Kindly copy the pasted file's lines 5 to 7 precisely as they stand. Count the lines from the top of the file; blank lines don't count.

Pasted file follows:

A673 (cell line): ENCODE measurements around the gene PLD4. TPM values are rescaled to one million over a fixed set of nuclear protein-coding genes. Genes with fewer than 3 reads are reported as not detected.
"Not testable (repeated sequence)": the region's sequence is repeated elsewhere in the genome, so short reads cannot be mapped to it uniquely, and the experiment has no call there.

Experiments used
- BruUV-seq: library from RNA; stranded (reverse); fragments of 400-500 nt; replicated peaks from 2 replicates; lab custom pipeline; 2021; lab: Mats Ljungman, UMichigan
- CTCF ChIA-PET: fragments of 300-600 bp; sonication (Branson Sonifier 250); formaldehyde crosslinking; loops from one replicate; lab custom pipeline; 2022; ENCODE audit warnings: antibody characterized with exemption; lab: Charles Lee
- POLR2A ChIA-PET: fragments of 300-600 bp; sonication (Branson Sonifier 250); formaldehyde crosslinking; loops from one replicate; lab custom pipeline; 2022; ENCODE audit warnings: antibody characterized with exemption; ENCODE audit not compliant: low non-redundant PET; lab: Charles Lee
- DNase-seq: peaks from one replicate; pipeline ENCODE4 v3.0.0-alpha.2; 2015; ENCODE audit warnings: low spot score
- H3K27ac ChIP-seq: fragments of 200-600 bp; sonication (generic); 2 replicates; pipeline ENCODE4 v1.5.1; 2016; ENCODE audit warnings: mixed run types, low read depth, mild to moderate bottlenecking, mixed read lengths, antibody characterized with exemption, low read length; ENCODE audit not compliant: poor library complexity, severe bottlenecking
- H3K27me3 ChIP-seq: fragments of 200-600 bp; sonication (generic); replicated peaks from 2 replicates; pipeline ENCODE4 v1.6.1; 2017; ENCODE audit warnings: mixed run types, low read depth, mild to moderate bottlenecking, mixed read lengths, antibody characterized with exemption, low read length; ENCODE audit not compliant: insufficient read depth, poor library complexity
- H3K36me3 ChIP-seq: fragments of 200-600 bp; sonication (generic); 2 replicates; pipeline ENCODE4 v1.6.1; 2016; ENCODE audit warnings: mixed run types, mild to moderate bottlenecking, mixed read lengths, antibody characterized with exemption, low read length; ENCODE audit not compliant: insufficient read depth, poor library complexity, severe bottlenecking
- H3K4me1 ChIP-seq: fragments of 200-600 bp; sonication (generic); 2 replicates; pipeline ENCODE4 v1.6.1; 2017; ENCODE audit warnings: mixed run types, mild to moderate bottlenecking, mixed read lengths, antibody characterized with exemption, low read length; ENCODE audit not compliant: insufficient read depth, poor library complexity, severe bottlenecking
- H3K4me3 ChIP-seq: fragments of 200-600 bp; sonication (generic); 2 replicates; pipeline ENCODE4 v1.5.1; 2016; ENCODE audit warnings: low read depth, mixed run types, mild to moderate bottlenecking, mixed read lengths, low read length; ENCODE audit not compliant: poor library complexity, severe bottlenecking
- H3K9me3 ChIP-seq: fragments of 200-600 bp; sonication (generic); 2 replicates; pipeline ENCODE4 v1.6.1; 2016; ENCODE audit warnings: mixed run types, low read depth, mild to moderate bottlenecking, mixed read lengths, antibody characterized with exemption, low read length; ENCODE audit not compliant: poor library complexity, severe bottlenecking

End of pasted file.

- CTCF ChIA-PET: fragments of 300-600 bp; sonication (Branson Sonifier 250); formaldehyde crosslinking; loops from one replicate; lab custom pipeline; 2022; ENCODE audit warnings: antibody characterized with exemption; lab: Charles Lee
- POLR2A ChIA-PET: fragments of 300-600 bp; sonication (Branson Sonifier 250); formaldehyde crosslinking; loops from one replicate; lab custom pipeline; 2022; ENCODE audit warnings: antibody characterized with exemption; ENCODE audit not compliant: low non-redundant PET; lab: Charles Lee
- DNase-seq: peaks from one replicate; pipeline ENCODE4 v3.0.0-alpha.2; 2015; ENCODE audit warnings: low spot score